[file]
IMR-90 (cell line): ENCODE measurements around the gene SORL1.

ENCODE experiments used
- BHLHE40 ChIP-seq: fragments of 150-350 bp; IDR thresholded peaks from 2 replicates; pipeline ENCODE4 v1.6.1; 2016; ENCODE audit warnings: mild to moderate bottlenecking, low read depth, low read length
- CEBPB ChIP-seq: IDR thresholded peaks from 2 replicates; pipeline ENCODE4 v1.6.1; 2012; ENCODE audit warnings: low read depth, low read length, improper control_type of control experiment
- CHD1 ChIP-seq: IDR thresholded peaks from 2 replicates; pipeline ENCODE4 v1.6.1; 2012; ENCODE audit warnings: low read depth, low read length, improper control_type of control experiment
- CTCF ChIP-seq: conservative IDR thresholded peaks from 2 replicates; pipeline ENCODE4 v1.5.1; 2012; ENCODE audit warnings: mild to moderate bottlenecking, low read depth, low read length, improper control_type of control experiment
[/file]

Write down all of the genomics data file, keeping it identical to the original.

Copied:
IMR-90 (cell line): ENCODE measurements around the gene SORL1.

ENCODE experiments used
- BHLHE40 ChIP-seq: fragments of 150-350 bp; IDR thresholded peaks from 2 replicates; pipeline ENCODE4 v1.6.1; 2016; ENCODE audit warnings: mild to moderate bottlenecking, low read depth, low read length
- CEBPB ChIP-seq: IDR thresholded peaks from 2 replicates; pipeline ENCODE4 v1.6.1; 2012; ENCODE audit warnings: low read depth, low read length, improper control_type of control experiment
- CHD1 ChIP-seq: IDR thresholded peaks from 2 replicates; pipeline ENCODE4 v1.6.1; 2012; ENCODE audit warnings: low read depth, low read length, improper control_type of control experiment
- CTCF ChIP-seq: conservative IDR thresholded peaks from 2 replicates; pipeline ENCODE4 v1.5.1; 2012; ENCODE audit warnings: mild to moderate bottlenecking, low read depth, low read length, improper control_type of control experiment